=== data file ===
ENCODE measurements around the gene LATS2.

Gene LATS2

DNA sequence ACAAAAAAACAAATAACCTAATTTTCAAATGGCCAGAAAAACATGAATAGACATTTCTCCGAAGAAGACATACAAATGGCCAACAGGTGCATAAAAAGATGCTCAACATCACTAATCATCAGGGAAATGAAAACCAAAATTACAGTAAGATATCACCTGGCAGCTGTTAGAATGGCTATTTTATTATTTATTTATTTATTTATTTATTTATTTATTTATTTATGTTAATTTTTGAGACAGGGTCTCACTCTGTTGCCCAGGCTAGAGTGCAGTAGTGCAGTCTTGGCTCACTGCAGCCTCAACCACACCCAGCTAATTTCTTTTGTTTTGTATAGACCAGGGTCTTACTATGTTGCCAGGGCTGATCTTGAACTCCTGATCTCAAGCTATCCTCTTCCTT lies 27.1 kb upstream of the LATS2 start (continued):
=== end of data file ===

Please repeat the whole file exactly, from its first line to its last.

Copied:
ENCODE measurements around the gene LATS2.

Gene LATS2

DNA sequence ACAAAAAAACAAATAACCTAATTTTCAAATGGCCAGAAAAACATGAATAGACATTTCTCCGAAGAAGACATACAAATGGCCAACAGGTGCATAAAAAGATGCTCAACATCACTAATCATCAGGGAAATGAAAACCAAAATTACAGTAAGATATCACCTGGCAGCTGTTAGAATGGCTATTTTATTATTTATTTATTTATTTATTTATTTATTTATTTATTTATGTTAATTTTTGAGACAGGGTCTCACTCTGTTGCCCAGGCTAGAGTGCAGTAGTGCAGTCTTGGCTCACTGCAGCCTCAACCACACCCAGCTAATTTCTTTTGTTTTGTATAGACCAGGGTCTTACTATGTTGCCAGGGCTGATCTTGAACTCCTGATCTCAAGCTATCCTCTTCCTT lies 27.1 kb upstream of the LATS2 start (continued):